The Irish band Thin Lizzy was renowned for their extraordinary guitarist, Eric Bell. Much like the Yardbirds in the ‘60s, Thin Lizzy showcased many talented guitarists, such as Gary Moore, Scott Gorham, Brian Robertson, Snowy White and John Sykes. Born in East Belfast, Northern Ireland, Bell was one of the founding members of Thin Lizzy and had performed in the mid-‘60s with such bands as Them, Van Morrison, Shades of Blue, the Earth Dwellers, the Bluebeats and the Irish showband the Dreams.
The magical musical year of 1969 brought Eric together with Phil Lynott (lead vocals, bass), Eric Wrixon (organist) and Brian Downey (drummer) in a chance meeting at the Countdown Club in Dublin. Bell creatively named the band Thin Lizzy, after Tin Lizzy, a robot bird in The Dandy kids comic. The Dandy was one of the top comic books in the U.K., along with The Beano. If you take a closer look at the groundbreaking 1966 John Mayall & The Bluesbreakers album cover, you will see a young Eric Clapton reading a Beano comic.
In 1971 Thin Lizzy received a record deal from Decca Records and relocated to London. They released their first three albums: Thin Lizzy, Shades of a Blue Orphanage and Vagabonds of the Western World. Decca released their hit single "Whiskey in the Jar," a remake of a traditional Irish song. Eric Bell co-wrote many of the songs with Phil Lynott, including “The Rocker” and “Ray Gunn.” Then, in 1973 at a New Year’s show, Bell famously left the band as he dramatically threw his guitar into the air and pushed the amplifiers into the audience during the concert. After leaving Thin Lizzy, Bell went on to a solo career and an interesting stint with Noel Redding, bass player from the Jimi Hendrix Experience.
I had the pleasure of interviewing Eric Bell to see his guitar influences and how he embarked on his enriched musical journey.
Tell us about how you started playing guitar and who were your big influences?
I got a plastic guitar one Christmas when I was about 12 years old, but it was pretty good. It had six different colored strings and really good little frets. It was midway between a toy and a real guitar and about a third of the size of a real guitar. I learned to play the "Harry Lime" on the first string. My first influence was Hank Marvin from the Shadows. The Shadows blew my mind when I first heard them, and I still love listening to them. Hank was definitely the first real guitar hero in Britain. I think he's the only guitar player who got the sound and tone out of a Stratocaster that matched the way it looked.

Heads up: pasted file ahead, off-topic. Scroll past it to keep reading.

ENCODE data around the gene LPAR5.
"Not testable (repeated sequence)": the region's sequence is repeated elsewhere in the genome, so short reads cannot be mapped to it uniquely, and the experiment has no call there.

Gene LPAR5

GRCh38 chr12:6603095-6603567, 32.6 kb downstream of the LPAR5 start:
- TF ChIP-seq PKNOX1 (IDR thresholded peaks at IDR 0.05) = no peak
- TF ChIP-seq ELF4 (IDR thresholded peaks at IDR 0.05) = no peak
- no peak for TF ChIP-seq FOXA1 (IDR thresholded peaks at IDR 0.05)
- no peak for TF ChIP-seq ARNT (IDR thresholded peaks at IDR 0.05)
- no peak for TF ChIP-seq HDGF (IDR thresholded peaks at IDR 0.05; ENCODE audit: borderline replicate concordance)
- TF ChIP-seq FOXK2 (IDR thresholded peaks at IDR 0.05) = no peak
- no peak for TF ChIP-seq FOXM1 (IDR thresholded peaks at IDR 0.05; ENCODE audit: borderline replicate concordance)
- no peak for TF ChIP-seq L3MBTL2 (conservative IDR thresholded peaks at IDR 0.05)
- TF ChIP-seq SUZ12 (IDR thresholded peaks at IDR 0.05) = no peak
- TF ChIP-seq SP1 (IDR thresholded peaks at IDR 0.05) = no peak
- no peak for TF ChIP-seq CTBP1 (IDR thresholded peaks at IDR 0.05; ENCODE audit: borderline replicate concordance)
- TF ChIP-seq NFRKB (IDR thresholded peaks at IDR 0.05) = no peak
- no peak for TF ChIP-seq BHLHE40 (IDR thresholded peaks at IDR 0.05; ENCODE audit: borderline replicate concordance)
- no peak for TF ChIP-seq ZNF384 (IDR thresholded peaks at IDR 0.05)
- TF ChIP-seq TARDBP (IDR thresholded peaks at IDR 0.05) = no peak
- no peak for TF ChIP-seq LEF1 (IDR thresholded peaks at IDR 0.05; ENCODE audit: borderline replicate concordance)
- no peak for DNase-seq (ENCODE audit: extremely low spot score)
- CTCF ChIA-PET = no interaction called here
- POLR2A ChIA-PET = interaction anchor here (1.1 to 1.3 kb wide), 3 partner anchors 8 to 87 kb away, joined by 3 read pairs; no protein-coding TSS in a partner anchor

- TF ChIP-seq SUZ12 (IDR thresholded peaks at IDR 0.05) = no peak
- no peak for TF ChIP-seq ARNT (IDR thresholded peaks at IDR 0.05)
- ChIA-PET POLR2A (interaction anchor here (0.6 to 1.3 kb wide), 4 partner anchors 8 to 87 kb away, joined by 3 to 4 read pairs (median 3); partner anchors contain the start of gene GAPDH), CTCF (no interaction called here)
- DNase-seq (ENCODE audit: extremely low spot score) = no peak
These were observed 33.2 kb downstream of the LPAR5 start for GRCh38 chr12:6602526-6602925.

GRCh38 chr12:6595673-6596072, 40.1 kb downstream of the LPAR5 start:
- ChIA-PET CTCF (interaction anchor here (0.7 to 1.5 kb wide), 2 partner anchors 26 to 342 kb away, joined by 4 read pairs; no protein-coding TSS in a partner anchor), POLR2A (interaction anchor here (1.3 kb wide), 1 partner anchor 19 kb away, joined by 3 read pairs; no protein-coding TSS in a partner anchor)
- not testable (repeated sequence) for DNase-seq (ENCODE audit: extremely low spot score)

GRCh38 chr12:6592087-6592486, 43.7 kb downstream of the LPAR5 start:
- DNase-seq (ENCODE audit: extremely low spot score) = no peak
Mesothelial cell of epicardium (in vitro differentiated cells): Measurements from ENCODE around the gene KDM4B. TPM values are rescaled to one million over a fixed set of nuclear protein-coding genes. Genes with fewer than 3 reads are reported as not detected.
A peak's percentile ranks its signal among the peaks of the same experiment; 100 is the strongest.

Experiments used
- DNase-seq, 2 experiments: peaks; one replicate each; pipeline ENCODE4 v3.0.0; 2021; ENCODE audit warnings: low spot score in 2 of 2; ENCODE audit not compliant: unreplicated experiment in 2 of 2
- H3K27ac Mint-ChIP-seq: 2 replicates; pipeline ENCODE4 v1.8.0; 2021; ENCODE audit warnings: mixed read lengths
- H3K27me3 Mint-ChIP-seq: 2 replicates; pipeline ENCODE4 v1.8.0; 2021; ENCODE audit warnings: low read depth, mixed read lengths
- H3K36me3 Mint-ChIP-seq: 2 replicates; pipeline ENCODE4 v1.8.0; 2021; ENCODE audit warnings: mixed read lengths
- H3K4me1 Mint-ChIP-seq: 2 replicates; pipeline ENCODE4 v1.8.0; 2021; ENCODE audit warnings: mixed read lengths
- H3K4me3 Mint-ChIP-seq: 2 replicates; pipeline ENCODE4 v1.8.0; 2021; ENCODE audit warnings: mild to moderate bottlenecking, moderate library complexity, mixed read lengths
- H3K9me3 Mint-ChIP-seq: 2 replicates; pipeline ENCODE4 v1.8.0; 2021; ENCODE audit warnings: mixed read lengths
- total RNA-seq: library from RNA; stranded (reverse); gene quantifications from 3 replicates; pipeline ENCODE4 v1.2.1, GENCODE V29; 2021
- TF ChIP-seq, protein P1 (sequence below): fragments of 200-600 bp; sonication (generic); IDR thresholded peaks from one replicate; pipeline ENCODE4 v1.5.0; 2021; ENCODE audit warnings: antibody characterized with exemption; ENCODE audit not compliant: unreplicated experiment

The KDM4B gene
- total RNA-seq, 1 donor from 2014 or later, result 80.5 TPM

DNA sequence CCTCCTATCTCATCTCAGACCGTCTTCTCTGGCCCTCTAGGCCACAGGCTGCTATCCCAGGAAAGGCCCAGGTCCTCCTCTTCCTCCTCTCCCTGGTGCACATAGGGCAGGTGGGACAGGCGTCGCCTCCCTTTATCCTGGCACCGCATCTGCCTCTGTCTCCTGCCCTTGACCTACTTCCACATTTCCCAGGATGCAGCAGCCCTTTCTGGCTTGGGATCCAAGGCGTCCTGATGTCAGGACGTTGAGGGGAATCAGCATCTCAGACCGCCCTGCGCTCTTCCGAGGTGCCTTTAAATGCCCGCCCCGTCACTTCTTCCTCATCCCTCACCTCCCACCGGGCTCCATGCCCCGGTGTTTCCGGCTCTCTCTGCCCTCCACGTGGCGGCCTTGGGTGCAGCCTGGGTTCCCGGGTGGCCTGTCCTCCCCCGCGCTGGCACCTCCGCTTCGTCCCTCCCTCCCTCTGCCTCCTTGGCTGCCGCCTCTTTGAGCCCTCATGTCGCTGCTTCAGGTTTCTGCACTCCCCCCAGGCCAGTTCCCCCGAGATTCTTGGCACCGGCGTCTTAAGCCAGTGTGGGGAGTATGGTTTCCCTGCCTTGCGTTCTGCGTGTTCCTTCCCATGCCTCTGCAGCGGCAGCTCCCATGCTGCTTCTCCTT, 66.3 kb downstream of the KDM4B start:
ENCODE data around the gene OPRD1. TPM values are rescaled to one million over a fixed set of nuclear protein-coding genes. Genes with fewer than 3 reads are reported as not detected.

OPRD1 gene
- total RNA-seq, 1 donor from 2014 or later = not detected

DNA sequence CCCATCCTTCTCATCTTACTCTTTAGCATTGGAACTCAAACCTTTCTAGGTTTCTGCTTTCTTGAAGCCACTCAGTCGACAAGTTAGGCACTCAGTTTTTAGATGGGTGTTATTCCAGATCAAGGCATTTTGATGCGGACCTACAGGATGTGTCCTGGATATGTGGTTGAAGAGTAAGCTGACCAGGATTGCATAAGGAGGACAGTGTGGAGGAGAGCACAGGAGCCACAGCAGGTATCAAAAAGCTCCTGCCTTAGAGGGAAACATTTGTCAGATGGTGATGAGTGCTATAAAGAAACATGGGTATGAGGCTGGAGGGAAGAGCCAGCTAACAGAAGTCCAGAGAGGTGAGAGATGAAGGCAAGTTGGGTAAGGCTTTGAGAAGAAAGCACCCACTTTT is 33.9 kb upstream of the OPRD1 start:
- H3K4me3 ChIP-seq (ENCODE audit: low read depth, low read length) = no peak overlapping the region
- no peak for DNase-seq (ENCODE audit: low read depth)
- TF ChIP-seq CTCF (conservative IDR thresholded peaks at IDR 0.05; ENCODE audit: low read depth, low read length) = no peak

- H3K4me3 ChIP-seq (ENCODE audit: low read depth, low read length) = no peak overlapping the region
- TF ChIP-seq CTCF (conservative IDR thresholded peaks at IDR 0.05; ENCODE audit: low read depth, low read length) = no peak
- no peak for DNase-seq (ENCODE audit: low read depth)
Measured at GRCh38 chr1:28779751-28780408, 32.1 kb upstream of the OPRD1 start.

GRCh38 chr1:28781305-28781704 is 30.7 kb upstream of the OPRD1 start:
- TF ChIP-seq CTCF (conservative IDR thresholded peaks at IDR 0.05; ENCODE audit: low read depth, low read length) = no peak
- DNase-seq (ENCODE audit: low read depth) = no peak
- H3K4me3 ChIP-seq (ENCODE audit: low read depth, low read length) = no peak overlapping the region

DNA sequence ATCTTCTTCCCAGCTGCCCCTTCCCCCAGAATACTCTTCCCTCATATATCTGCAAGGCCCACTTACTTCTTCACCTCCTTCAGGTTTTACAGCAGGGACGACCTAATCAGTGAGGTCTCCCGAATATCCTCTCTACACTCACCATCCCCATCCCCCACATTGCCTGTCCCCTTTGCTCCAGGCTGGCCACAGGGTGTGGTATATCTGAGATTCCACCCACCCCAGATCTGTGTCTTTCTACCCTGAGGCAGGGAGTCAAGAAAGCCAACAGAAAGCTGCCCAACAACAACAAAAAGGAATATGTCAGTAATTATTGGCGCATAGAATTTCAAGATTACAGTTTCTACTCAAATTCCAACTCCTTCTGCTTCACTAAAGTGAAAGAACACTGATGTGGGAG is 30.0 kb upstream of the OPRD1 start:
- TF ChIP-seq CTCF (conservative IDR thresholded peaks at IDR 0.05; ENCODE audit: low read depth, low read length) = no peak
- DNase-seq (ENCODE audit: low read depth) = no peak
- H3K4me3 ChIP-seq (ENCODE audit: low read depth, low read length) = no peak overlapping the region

What bands were you in before Thin Lizzy?
I was in a few groups that started with some mates when I was going to Orangefield School––The Atlantics, The Deltones––and I played with three different Irish showbands. I turned professional when I was around 17 and went to live in Glasgow with the Bluebeats Showband from Belfast. Then I played with the Shannon Showband that was based in Leeds. A few years later I joined the Dreams Showband in Dublin. I also played in Van Morrison's band called Van Morrison and Them Again. I only played about seven gigs with them and left after a drunken night playing in Queen's University, Belfast.
I’ve always been a huge fan of Thin Lizzy! As a co-founder of the band, how did it come about that you teamed up with Phil Lynott?
I left the Dreams Showband after playing with them for nearly two years. This was because I had gone to a club in Dublin and saw a group called Skid Row. My friend Gary Moore, who I hadn't seen for a few years, was playing guitar with them. Skid Row was amazing, playing amazing arrangements at amazing speed. I left the Dreams about four months later.